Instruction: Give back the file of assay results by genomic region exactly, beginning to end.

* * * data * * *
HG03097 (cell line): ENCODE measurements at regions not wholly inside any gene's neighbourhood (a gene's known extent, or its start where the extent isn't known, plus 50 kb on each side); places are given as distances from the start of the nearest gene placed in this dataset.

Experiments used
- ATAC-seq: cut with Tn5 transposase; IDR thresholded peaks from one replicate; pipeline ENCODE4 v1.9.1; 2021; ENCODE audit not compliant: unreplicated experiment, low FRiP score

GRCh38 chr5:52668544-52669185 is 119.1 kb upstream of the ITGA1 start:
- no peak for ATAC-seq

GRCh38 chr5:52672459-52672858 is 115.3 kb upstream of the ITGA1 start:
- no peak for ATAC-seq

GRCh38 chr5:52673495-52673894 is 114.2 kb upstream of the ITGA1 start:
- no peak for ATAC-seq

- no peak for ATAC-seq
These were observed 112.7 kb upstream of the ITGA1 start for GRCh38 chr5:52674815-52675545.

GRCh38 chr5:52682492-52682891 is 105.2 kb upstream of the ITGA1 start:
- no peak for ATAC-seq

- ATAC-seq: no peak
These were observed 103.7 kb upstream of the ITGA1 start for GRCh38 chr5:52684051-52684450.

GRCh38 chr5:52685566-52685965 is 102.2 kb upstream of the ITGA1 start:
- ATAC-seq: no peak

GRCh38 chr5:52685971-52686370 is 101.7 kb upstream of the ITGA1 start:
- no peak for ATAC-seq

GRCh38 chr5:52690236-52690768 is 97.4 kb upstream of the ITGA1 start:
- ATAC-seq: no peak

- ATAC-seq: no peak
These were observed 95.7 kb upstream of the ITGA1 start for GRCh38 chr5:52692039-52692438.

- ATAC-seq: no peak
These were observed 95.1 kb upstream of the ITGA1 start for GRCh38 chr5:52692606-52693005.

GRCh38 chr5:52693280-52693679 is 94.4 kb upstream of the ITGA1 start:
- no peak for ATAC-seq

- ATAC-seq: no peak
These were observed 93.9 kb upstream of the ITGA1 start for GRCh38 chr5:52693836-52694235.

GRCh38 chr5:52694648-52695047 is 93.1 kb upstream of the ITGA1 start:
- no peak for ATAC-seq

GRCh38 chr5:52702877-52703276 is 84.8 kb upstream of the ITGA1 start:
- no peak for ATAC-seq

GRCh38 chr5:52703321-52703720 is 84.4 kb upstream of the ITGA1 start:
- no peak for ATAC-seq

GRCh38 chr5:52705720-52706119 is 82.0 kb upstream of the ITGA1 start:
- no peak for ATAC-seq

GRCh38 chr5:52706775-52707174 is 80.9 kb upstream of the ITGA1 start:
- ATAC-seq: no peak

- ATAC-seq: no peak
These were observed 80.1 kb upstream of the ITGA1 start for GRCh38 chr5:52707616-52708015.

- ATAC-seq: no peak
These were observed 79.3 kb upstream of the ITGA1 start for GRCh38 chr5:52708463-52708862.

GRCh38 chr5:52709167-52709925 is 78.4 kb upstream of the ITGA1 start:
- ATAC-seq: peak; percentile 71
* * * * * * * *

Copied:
HG03097 (cell line): ENCODE measurements at regions not wholly inside any gene's neighbourhood (a gene's known extent, or its start where the extent isn't known, plus 50 kb on each side); places are given as distances from the start of the nearest gene placed in this dataset.

Experiments used
- ATAC-seq: cut with Tn5 transposase; IDR thresholded peaks from one replicate; pipeline ENCODE4 v1.9.1; 2021; ENCODE audit not compliant: unreplicated experiment, low FRiP score

GRCh38 chr5:52668544-52669185 is 119.1 kb upstream of the ITGA1 start:
- no peak for ATAC-seq

GRCh38 chr5:52672459-52672858 is 115.3 kb upstream of the ITGA1 start:
- no peak for ATAC-seq

GRCh38 chr5:52673495-52673894 is 114.2 kb upstream of the ITGA1 start:
- no peak for ATAC-seq

- no peak for ATAC-seq
These were observed 112.7 kb upstream of the ITGA1 start for GRCh38 chr5:52674815-52675545.

GRCh38 chr5:52682492-52682891 is 105.2 kb upstream of the ITGA1 start:
- no peak for ATAC-seq

- ATAC-seq: no peak
These were observed 103.7 kb upstream of the ITGA1 start for GRCh38 chr5:52684051-52684450.

GRCh38 chr5:52685566-52685965 is 102.2 kb upstream of the ITGA1 start:
- ATAC-seq: no peak

GRCh38 chr5:52685971-52686370 is 101.7 kb upstream of the ITGA1 start:
- no peak for ATAC-seq

GRCh38 chr5:52690236-52690768 is 97.4 kb upstream of the ITGA1 start:
- ATAC-seq: no peak

- ATAC-seq: no peak
These were observed 95.7 kb upstream of the ITGA1 start for GRCh38 chr5:52692039-52692438.

- ATAC-seq: no peak
These were observed 95.1 kb upstream of the ITGA1 start for GRCh38 chr5:52692606-52693005.

GRCh38 chr5:52693280-52693679 is 94.4 kb upstream of the ITGA1 start:
- no peak for ATAC-seq

- ATAC-seq: no peak
These were observed 93.9 kb upstream of the ITGA1 start for GRCh38 chr5:52693836-52694235.

GRCh38 chr5:52694648-52695047 is 93.1 kb upstream of the ITGA1 start:
- no peak for ATAC-seq

GRCh38 chr5:52702877-52703276 is 84.8 kb upstream of the ITGA1 start:
- no peak for ATAC-seq

GRCh38 chr5:52703321-52703720 is 84.4 kb upstream of the ITGA1 start:
- no peak for ATAC-seq

GRCh38 chr5:52705720-52706119 is 82.0 kb upstream of the ITGA1 start:
- no peak for ATAC-seq

GRCh38 chr5:52706775-52707174 is 80.9 kb upstream of the ITGA1 start:
- ATAC-seq: no peak

- ATAC-seq: no peak
These were observed 80.1 kb upstream of the ITGA1 start for GRCh38 chr5:52707616-52708015.

- ATAC-seq: no peak
These were observed 79.3 kb upstream of the ITGA1 start for GRCh38 chr5:52708463-52708862.

GRCh38 chr5:52709167-52709925 is 78.4 kb upstream of the ITGA1 start:
- ATAC-seq: peak; percentile 71